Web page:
Russians avoiding military service reach Alaska, seek U.S. asylum
As well, customs officials say number of Russians trying to enter U.S. through Canada jumped in August
Two Russians who said they fled the country to avoid military service have requested asylum in the U.S. after landing in a small boat on a remote Alaska island in the Bering Sea, U.S. Sen. Lisa Murkowski's office said Thursday.
Karina Borger, a spokesperson for the Alaska Republican senator, said in an email that the office has been in communication with the U.S. Coast Guard and Customs and Border Protection, and that "the Russian nationals reported that they fled one of the coastal communities on the east coast of Russia to avoid compulsory military service."
Thousands of Russian men have fled since President Vladimir Putin announced a mobilization on Sept. 21 to bolster Russian forces in Ukraine. While Putin said the move was aimed at calling up about 300,000 men with past military service, many Russians fear it will be broader.
The numbers who have fled are not entirely clear. The independent Novaya Gazeta Europe reported on Sept. 26 that 261,000 men had left since the mobilization was declared, citing a Kremlin source. The report could not be independently verified.
Russia has denied some reports in Russian media saying 700,000 Russians had fled the country since the announcement, but countries such as Georgia, Kazakhstan and Finland have reported significant numbers of arrivals. Some eastern European countries began turning away Russians with tourist visas, while airline tracking sites have documented increases in flights out of the country, with destinations including Turkey and Israel.
U.S. Customs and Border Patrol authorities say that in August, Russians without legal status tried to enter the U.S. from Canada on 42 occasions, up from 15 times in July. The number for one year ago, August 2021, was nine.
Russians more commonly try to enter the U.S. through Mexico, which does not require visas. Russians typically fly from Moscow to Cancun or Mexico City, entering Mexico as tourists before getting a connecting flight to the U.S. border. Earlier this year, U.S. authorities contended with a spate of Russians who hoped to claim asylum if they reached an inspection booth at an official crossing.
Senators call for plan in case more arrive
It is unusual for those fleeing to take the direct Alaska route.
Spokespersons with the U.S. Coast Guard and Customs and Border Protection referred a reporter's questions to the U.S. Department of Homeland Security public affairs office, which provided little information on Thursday. The office, in a statement, said the people "were transported to Anchorage for inspection, which includes a screening and vetting process, and then subsequently processed in accordance with applicable U.S. immigration laws under the Immigration and Nationality Act."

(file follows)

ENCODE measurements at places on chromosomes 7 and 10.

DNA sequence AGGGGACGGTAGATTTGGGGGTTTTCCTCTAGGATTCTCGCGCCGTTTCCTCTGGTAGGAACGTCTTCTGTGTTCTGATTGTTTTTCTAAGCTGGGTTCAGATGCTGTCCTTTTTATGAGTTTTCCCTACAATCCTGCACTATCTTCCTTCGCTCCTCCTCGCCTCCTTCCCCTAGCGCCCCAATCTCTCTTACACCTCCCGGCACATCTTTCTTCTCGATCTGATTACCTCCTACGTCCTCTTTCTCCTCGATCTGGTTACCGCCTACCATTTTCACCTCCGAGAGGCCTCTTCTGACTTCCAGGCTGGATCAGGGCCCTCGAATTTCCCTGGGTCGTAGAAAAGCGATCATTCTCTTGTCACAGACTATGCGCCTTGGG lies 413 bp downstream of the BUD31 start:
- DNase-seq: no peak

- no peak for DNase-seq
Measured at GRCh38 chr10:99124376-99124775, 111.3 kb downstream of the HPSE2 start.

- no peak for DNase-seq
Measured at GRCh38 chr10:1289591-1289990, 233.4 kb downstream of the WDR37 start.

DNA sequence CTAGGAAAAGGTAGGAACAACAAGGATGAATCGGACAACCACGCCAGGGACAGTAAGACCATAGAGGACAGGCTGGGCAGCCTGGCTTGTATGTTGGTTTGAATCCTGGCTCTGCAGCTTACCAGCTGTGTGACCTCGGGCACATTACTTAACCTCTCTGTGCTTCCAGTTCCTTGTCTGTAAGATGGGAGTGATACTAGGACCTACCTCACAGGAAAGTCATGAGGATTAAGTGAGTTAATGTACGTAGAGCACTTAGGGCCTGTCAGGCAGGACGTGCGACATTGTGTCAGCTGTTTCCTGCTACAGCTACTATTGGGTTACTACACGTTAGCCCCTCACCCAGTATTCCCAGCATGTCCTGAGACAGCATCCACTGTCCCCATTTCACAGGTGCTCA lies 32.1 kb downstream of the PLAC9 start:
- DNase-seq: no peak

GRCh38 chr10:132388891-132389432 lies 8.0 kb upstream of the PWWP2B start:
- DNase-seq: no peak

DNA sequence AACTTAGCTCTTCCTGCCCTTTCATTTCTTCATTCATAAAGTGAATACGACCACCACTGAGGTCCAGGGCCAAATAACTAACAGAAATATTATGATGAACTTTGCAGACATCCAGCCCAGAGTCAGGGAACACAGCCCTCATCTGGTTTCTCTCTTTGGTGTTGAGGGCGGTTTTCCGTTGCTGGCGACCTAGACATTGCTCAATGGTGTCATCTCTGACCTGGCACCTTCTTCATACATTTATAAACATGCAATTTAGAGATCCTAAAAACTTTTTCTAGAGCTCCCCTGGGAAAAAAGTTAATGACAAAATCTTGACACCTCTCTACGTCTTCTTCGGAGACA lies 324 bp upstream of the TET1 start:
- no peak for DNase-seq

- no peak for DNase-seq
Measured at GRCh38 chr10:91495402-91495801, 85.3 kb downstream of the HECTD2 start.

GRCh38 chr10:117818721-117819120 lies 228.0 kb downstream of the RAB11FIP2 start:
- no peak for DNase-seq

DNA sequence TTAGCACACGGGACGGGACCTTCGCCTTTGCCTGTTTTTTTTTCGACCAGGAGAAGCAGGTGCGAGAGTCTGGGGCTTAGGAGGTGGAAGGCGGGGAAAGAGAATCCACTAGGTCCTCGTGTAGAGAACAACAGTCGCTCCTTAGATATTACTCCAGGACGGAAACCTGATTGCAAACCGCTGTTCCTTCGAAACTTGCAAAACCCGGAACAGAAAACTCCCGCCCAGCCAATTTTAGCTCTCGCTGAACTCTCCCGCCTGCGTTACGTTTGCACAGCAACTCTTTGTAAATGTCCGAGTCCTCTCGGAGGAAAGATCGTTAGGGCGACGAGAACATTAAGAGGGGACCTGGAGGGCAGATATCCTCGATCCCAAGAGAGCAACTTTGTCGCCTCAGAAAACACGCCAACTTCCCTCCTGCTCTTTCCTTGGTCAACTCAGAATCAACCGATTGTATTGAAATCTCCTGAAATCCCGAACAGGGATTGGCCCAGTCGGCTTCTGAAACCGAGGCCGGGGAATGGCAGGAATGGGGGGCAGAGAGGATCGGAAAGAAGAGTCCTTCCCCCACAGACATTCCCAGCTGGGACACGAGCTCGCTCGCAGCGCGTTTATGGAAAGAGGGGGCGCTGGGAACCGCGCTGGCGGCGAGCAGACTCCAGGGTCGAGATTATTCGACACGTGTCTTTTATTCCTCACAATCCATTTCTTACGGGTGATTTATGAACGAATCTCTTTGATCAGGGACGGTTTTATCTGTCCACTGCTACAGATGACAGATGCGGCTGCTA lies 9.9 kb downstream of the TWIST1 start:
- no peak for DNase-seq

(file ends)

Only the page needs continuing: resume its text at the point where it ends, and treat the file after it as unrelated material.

The agency said the two Russians arrived on Tuesday on a small boat. It did not provide details on where they came from, their journey or the asylum request. It was not immediately clear what kind of boat they were on.
Alaska's senators, Republicans Murkowski and Dan Sullivan, on Thursday said the two Russians landed at a beach near the town of Gambell, an isolated Indigenous community of about 600 people on St. Lawrence Island. Sullivan said he was alerted to the matter by a "senior community leader from the Bering Strait region" on Tuesday morning.
Gambell is about 320 kilometres from the western Alaska hub community of Nome and about 58 kilometres from the Chukotka Peninsula, Siberia, according to a community profile on a state website. The remote, 161-kilometre-long island, which includes Savoonga, a community of about 800 people, receives flight services from a regional air carrier. Residents rely heavily on a subsistence way of life, harvesting from the sea fish, whales and other marine life.
Sullivan, in a statement, said he has encouraged federal authorities to have a plan in place in case "more Russians flee to Bering Strait communities in Alaska."
"This incident makes two things clear: First, the Russian people don't want to fight Putin's war of aggression against Ukraine," Sullivan said. "Second, given Alaska's proximity to Russia, our state has a vital role to play in securing America's national security."
Murkowski said the situation underscored "the need for a stronger security posture in America's Arctic."
As initial details of the situation were emerging on Wednesday, Alaska Gov. Mike Dunleavy said he did not expect a continual stream or "flotilla" of people traversing the same route. He also warned that travel in the region could be dangerous as a fall storm packing strong winds was expected.
White House Press Secretary Karine Jean-Pierre said last month that Russians who flee the war "may apply for asylum in the United States and have their claim adjudicated on a case-by-case basis," but the arrival of two potentially eligible for military service could prove another thorny issue in U.S-Russia relations. Currently, supporters of WNBA star Brittany Griner and Canadian-American Paul Whelan are calling on Joe Biden's administration to secure their release from Russian prisons.
With files from CBC News and Reuters